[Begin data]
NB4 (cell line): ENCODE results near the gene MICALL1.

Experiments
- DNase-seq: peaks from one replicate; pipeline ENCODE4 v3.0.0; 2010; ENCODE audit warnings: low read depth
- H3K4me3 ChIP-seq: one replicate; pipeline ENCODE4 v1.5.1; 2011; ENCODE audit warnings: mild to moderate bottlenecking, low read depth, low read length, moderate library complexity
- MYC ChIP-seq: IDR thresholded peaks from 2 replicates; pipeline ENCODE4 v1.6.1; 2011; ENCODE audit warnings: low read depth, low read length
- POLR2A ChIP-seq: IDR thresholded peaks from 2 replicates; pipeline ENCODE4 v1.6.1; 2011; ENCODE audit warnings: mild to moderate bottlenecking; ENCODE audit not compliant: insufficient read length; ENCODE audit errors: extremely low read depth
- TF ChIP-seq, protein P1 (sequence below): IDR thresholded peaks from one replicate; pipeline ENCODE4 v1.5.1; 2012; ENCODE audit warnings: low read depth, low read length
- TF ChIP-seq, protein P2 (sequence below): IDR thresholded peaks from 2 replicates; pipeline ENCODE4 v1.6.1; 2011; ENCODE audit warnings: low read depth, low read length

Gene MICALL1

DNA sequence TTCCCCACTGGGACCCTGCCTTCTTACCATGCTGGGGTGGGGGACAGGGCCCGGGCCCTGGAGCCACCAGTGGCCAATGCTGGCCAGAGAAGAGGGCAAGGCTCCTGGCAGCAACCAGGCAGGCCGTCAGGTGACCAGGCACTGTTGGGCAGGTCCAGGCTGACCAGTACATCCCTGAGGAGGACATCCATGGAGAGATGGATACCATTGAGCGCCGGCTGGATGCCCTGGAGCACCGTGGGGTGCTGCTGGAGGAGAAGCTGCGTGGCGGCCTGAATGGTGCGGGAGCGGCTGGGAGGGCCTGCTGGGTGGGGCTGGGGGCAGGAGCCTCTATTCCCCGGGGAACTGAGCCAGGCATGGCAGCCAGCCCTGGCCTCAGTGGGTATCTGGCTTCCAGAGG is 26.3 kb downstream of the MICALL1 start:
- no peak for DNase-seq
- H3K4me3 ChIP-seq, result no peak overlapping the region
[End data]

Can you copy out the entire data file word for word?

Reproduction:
NB4 (cell line): ENCODE results near the gene MICALL1.

Experiments
- DNase-seq: peaks from one replicate; pipeline ENCODE4 v3.0.0; 2010; ENCODE audit warnings: low read depth
- H3K4me3 ChIP-seq: one replicate; pipeline ENCODE4 v1.5.1; 2011; ENCODE audit warnings: mild to moderate bottlenecking, low read depth, low read length, moderate library complexity
- MYC ChIP-seq: IDR thresholded peaks from 2 replicates; pipeline ENCODE4 v1.6.1; 2011; ENCODE audit warnings: low read depth, low read length
- POLR2A ChIP-seq: IDR thresholded peaks from 2 replicates; pipeline ENCODE4 v1.6.1; 2011; ENCODE audit warnings: mild to moderate bottlenecking; ENCODE audit not compliant: insufficient read length; ENCODE audit errors: extremely low read depth
- TF ChIP-seq, protein P1 (sequence below): IDR thresholded peaks from one replicate; pipeline ENCODE4 v1.5.1; 2012; ENCODE audit warnings: low read depth, low read length
- TF ChIP-seq, protein P2 (sequence below): IDR thresholded peaks from 2 replicates; pipeline ENCODE4 v1.6.1; 2011; ENCODE audit warnings: low read depth, low read length

Gene MICALL1

DNA sequence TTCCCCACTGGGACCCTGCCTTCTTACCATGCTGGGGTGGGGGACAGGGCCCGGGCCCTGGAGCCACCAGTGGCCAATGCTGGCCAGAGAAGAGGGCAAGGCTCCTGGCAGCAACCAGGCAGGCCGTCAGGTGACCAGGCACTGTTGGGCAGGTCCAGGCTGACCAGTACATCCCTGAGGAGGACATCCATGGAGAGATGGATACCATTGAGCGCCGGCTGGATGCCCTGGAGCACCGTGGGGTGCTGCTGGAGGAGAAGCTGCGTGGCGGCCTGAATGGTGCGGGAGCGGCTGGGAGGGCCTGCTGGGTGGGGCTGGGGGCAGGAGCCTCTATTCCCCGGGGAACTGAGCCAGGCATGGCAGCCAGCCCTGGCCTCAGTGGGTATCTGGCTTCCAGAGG is 26.3 kb downstream of the MICALL1 start:
- no peak for DNase-seq
- H3K4me3 ChIP-seq, result no peak overlapping the region